If you’re interested to know the biggest tire size you can fit on your Silverado 1500 running on stock suspension, then you’ve come to the right place. A big tire upgrade is usually one of the first and most popular modifications to off-road trucks since it’s the easiest way to get a more aggressive look, increase the ride height, and improve traction and capability both on and off-road. So what are your big tire options on the 3rd and 4th Generation Silverado?
The biggest tire you can fit on a 3rd and 4th generation Chev Silverado 1500 running factory stock suspension and rims are 33.5”. The factory standard tires are 31.6’ in the form of 265/65/R18 and 33” in the form of 275/60/R20, so an extra inch or so is possible.
If you are not prepared to do trimming and cutting and you are running stock suspension then you’ll be limited to a maximum of 33.5-inch tires, however, this is not recommended. The good news is, you’re not completely limited and there are many other options you can try.
This article will cover what exactly is required to make the biggest 33-inch tires fit, as well as some of the most popular tire and suspension combinations on a Chevy Silverado 1500 that absolutely works.
INTERESTING READ: 33″ vs 35″ Tires (Size/Weight/Height)
Silverado 33-inch tires and no lift – Options
The internet is rife with queries about people wanting to know if it’s actually possible to run a bigger than 33” tire on a stock suspension without issues. How many actually end up running bigger than 33s on stock suspension is another story altogether. Most will at a minimum opt for a leveling kit or some wheel spacers to allow better clearance inside the wheel arches and increased clearance from the UCA.
Once you go bigger like a 2” or 3” lift with a combination of aftermarket rims with a more negative offset things become a lot easier, but also a lot more expensive.
So the absolute biggest tire you can squeeze in a stock Silverado, without a leveling kit, and no suspension kit would be a big 33”, but it might require a bit of wheel well modifications, especially at full lock in reverse.
A 33” tire can be in the form of any of the following sizes depending on if you intend to go off-road or you just want a more aesthetically pleasing look.
|17” Wheel Size||18” Wheel Size||20” Wheel Size|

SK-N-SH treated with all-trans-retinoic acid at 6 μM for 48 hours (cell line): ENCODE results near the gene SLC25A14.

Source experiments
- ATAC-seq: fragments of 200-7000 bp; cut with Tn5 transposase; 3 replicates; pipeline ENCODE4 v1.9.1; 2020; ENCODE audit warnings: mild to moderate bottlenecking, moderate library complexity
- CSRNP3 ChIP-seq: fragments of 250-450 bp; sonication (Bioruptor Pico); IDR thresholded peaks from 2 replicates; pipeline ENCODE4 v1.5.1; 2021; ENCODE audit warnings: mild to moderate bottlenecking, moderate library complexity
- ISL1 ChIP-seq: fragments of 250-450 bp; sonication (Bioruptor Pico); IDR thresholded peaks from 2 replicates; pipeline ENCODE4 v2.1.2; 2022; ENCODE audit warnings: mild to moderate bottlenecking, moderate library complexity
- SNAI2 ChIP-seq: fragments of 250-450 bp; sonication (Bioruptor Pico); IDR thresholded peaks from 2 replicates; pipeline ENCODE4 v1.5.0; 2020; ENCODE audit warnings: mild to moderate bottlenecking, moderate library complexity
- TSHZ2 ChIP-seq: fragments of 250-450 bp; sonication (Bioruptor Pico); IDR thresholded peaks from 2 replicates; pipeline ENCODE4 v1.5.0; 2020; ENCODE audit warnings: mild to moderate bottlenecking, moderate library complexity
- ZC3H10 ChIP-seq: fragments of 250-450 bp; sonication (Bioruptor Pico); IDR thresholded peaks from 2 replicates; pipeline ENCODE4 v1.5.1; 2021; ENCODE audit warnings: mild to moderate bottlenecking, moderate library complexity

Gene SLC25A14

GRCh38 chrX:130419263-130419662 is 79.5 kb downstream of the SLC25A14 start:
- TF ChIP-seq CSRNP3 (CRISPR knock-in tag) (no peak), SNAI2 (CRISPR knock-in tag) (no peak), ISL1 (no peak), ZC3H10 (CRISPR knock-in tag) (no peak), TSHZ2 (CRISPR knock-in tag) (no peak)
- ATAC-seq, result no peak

|255/80R17 = 33.1x10R17|
285/75R17 = 33.8×11.2R17
295/70R17 = 33.3×11.6R17
305/70R17 = 33.8x12R17
|275/70R18 = 33.2×10.8R18|
285/70R18 = 33.7×11.2R18
295/65R18 = 33.1×11.6R18
305/65R18 = 33.6x12R18
325/60R18 = 33.4×12.8R18
|275/60R20 = 33×10.8R20|
285/60R20 = 33.5×11.2R20
295/60R20 = 33.9X11.6R20
305/55R20 = 33.2x12R20
However, if you decide to fit aftermarket wheels with a more negative offset you will be able to run a 33” much easier without any other modifications.
So as mentioned from the outset, if you really want to fit a 33” tire on a stock suspension on a 3rd and 4th Gen Silverado, you’ll need to do some wheel well modifications first.
Let’s find out exactly what is required.
Cutting and trimming your beloved truck
The problem with most trucks running IFS (Independent Front Suspension) setups is the clearance of the UCA (Upper Control Arm) as well as wheel backspacing. The Silverado 1500 might be a large truck, however, most manufacturers limit you with the wheel arch clearance. This is what severely restricts you from fitting wider tires like a fat 33” or bigger 35”. Running anything bigger than a 33-inch tire on a stock suspension and stock rims definitely WILL rub.
What needs to be trimmed to run 33s? The mud flaps will touch and the plastic fender insert will need some massaging or pulling back to allow the wheel to clear when at full lock. You’ll need a heat gun to mold and massage the plastic fenders out of the way. You’ll have to take it on a case-by-case basis and modify it as it touches. This is especially necessary when reversing. Unlike the 3rd Gen Tacoma, you don’t have to worry about cab mount chops or crash bars as is the case with the new Ford Rangers.
What about skinny “Pizza Cutters”?